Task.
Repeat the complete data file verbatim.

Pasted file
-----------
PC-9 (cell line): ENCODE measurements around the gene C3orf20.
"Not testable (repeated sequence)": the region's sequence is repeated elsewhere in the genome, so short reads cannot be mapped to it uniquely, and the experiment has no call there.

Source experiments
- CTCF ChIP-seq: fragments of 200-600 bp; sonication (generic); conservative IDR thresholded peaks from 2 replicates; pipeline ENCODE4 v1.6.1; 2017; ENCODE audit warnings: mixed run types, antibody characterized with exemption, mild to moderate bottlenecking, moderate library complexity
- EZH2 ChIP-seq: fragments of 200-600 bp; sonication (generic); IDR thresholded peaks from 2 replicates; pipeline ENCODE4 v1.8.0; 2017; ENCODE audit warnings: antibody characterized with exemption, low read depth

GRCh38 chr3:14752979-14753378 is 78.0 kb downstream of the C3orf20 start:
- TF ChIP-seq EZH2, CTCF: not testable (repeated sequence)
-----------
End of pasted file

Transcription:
PC-9 (cell line): ENCODE measurements around the gene C3orf20.
"Not testable (repeated sequence)": the region's sequence is repeated elsewhere in the genome, so short reads cannot be mapped to it uniquely, and the experiment has no call there.

Source experiments
- CTCF ChIP-seq: fragments of 200-600 bp; sonication (generic); conservative IDR thresholded peaks from 2 replicates; pipeline ENCODE4 v1.6.1; 2017; ENCODE audit warnings: mixed run types, antibody characterized with exemption, mild to moderate bottlenecking, moderate library complexity
- EZH2 ChIP-seq: fragments of 200-600 bp; sonication (generic); IDR thresholded peaks from 2 replicates; pipeline ENCODE4 v1.8.0; 2017; ENCODE audit warnings: antibody characterized with exemption, low read depth

GRCh38 chr3:14752979-14753378 is 78.0 kb downstream of the C3orf20 start:
- TF ChIP-seq EZH2, CTCF: not testable (repeated sequence)